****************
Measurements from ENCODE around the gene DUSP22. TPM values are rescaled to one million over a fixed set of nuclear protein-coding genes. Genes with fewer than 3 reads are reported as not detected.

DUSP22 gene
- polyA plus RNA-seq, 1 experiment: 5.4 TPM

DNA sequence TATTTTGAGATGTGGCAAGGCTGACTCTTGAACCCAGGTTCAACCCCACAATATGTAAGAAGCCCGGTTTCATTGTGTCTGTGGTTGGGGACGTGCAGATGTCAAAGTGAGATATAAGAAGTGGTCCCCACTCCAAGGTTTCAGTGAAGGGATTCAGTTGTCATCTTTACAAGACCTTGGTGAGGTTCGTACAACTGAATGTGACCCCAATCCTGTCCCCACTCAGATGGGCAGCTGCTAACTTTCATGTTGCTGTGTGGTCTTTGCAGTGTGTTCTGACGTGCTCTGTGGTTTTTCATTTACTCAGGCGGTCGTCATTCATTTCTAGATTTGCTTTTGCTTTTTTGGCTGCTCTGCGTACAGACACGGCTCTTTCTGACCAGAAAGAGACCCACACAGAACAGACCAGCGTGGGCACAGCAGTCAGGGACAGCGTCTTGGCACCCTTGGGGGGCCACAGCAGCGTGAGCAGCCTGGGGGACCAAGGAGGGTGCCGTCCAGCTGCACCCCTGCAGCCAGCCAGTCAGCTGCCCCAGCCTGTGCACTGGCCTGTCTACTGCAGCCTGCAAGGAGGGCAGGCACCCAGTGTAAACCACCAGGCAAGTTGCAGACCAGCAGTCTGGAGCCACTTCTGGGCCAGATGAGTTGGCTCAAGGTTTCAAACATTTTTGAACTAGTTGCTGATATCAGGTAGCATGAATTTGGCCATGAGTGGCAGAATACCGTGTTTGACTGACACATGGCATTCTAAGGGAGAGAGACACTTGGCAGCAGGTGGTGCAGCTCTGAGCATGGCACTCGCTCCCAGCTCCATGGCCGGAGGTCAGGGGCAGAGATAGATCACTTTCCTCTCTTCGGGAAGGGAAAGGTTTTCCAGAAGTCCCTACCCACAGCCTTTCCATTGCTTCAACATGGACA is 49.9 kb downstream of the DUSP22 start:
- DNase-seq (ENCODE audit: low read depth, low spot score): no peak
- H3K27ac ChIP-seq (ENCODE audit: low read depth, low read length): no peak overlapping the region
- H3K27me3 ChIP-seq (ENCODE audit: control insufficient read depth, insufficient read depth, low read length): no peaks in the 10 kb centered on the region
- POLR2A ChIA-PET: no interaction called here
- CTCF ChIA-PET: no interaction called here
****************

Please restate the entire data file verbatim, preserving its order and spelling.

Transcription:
Measurements from ENCODE around the gene DUSP22. TPM values are rescaled to one million over a fixed set of nuclear protein-coding genes. Genes with fewer than 3 reads are reported as not detected.

DUSP22 gene
- polyA plus RNA-seq, 1 experiment: 5.4 TPM

DNA sequence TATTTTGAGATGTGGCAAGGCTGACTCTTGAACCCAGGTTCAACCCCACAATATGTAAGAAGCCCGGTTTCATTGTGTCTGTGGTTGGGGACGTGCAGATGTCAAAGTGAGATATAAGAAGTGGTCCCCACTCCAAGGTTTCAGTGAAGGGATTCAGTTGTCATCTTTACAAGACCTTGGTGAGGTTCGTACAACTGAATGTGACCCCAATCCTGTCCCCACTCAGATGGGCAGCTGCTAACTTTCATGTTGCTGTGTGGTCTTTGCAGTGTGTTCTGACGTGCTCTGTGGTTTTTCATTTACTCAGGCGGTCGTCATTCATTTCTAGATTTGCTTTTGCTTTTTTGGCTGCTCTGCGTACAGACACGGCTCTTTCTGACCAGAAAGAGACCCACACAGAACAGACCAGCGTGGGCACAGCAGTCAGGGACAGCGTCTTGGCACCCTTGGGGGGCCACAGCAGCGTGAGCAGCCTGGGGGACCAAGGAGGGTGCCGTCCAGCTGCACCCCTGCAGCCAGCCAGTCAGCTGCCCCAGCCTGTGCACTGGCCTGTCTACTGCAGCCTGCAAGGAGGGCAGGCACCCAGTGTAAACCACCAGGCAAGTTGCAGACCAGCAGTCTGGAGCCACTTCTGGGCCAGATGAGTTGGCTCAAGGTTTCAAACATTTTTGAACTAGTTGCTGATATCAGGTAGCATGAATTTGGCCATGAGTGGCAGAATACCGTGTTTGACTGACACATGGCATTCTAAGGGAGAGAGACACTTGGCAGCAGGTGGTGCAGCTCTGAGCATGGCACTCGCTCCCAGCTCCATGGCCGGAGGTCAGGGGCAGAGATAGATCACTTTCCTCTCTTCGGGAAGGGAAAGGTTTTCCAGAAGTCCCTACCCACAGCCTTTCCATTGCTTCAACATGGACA is 49.9 kb downstream of the DUSP22 start:
- DNase-seq (ENCODE audit: low read depth, low spot score): no peak
- H3K27ac ChIP-seq (ENCODE audit: low read depth, low read length): no peak overlapping the region
- H3K27me3 ChIP-seq (ENCODE audit: control insufficient read depth, insufficient read depth, low read length): no peaks in the 10 kb centered on the region
- POLR2A ChIA-PET: no interaction called here
- CTCF ChIA-PET: no interaction called here